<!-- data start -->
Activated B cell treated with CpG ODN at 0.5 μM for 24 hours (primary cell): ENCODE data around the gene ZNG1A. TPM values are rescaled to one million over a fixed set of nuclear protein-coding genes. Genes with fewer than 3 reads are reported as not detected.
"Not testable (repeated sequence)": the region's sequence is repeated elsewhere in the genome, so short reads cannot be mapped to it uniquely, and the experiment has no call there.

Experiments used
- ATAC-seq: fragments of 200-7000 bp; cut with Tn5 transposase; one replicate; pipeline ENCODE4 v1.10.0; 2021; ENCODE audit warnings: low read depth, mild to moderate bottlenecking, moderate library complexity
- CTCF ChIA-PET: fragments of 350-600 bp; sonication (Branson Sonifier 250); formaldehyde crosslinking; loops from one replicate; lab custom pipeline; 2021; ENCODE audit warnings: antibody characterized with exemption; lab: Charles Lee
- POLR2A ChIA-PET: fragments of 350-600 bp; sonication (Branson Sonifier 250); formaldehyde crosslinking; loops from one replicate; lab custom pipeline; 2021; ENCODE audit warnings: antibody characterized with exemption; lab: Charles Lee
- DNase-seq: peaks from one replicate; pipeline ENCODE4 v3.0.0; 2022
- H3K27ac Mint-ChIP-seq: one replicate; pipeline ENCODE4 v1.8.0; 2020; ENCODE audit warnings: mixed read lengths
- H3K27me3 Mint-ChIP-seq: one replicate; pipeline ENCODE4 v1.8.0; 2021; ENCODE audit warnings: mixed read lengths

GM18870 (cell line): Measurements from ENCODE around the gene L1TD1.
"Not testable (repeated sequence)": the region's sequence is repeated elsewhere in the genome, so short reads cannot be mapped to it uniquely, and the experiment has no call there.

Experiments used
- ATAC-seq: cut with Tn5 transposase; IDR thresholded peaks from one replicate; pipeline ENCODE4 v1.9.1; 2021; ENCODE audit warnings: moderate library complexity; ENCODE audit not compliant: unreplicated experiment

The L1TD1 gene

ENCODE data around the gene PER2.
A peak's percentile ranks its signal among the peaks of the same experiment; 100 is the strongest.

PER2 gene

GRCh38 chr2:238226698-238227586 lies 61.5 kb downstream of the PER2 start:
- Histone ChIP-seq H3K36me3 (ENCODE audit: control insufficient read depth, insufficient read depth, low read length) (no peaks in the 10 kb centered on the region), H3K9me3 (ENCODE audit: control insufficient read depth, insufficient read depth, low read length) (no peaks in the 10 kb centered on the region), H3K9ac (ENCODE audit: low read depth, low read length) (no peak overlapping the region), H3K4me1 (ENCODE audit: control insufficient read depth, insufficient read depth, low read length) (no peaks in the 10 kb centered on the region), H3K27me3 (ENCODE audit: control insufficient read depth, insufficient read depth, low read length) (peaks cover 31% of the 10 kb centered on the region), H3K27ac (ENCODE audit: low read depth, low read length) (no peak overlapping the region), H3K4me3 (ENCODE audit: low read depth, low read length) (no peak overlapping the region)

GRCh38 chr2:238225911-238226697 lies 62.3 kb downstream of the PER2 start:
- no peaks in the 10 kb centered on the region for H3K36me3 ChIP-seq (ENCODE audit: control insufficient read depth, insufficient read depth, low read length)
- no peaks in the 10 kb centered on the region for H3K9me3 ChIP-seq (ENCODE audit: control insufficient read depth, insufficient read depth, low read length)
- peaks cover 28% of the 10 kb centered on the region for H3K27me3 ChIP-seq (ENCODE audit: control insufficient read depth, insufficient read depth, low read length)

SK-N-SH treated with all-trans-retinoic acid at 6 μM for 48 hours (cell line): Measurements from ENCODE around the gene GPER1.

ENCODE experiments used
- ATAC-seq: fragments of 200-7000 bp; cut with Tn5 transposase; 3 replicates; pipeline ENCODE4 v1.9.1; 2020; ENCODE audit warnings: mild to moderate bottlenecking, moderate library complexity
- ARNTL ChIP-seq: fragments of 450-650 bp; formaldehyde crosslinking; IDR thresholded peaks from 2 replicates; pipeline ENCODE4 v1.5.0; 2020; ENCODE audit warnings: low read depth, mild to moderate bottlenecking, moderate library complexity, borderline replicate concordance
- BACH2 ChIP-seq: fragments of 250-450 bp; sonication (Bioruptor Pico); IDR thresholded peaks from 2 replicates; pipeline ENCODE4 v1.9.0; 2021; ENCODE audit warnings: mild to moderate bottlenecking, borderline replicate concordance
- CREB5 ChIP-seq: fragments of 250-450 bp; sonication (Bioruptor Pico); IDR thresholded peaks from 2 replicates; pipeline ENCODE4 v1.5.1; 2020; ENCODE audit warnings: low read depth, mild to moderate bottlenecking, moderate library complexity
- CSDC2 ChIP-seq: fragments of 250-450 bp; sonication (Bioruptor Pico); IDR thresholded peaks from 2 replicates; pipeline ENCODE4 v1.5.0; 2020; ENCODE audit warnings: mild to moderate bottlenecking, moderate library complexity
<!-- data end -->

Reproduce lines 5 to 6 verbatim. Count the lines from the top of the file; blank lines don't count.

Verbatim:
- CTCF ChIA-PET: fragments of 350-600 bp; sonication (Branson Sonifier 250); formaldehyde crosslinking; loops from one replicate; lab custom pipeline; 2021; ENCODE audit warnings: antibody characterized with exemption; lab: Charles Lee
- POLR2A ChIA-PET: fragments of 350-600 bp; sonication (Branson Sonifier 250); formaldehyde crosslinking; loops from one replicate; lab custom pipeline; 2021; ENCODE audit warnings: antibody characterized with exemption; lab: Charles Lee